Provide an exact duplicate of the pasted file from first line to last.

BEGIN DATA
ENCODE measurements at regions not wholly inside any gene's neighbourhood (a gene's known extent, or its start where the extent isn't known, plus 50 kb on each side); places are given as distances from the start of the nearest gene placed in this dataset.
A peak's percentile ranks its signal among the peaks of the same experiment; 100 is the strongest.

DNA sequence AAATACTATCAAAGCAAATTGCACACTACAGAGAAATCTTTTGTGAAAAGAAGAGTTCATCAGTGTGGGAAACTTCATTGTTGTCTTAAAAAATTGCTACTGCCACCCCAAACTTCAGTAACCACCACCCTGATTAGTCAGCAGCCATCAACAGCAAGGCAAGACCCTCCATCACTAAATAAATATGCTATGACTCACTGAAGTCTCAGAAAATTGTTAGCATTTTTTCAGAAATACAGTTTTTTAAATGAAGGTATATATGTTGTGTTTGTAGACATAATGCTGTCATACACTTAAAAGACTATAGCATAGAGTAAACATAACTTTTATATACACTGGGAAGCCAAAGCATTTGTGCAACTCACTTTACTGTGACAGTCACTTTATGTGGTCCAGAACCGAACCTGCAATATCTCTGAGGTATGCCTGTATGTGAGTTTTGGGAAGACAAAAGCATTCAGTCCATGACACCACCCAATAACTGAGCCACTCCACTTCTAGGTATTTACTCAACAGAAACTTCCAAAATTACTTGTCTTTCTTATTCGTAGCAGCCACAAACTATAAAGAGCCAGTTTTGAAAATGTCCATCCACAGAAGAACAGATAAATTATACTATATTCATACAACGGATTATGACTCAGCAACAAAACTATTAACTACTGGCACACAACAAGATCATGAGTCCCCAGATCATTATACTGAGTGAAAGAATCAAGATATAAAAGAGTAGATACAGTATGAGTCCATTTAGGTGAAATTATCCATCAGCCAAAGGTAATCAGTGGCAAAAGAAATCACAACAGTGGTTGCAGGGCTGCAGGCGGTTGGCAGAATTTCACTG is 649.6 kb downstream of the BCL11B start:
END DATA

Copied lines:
ENCODE measurements at regions not wholly inside any gene's neighbourhood (a gene's known extent, or its start where the extent isn't known, plus 50 kb on each side); places are given as distances from the start of the nearest gene placed in this dataset.
A peak's percentile ranks its signal among the peaks of the same experiment; 100 is the strongest.

DNA sequence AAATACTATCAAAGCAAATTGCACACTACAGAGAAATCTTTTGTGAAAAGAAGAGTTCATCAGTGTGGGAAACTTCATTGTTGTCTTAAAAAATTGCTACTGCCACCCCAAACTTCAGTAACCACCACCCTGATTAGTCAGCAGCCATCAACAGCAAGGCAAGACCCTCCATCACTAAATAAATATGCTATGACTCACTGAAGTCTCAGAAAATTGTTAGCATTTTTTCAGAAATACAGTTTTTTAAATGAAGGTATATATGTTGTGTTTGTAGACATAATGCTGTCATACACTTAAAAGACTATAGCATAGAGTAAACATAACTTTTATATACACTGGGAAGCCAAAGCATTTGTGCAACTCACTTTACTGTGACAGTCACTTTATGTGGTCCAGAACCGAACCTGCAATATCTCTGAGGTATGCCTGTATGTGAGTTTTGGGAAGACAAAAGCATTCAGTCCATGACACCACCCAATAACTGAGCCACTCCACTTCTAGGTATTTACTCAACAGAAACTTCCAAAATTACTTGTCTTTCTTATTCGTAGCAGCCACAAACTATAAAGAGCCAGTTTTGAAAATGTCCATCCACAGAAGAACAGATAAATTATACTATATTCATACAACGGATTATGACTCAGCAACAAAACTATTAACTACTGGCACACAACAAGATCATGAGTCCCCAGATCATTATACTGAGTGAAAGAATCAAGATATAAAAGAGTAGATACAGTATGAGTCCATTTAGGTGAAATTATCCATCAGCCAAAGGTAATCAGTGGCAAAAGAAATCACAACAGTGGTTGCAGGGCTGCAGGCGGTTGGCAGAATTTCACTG is 649.6 kb downstream of the BCL11B start: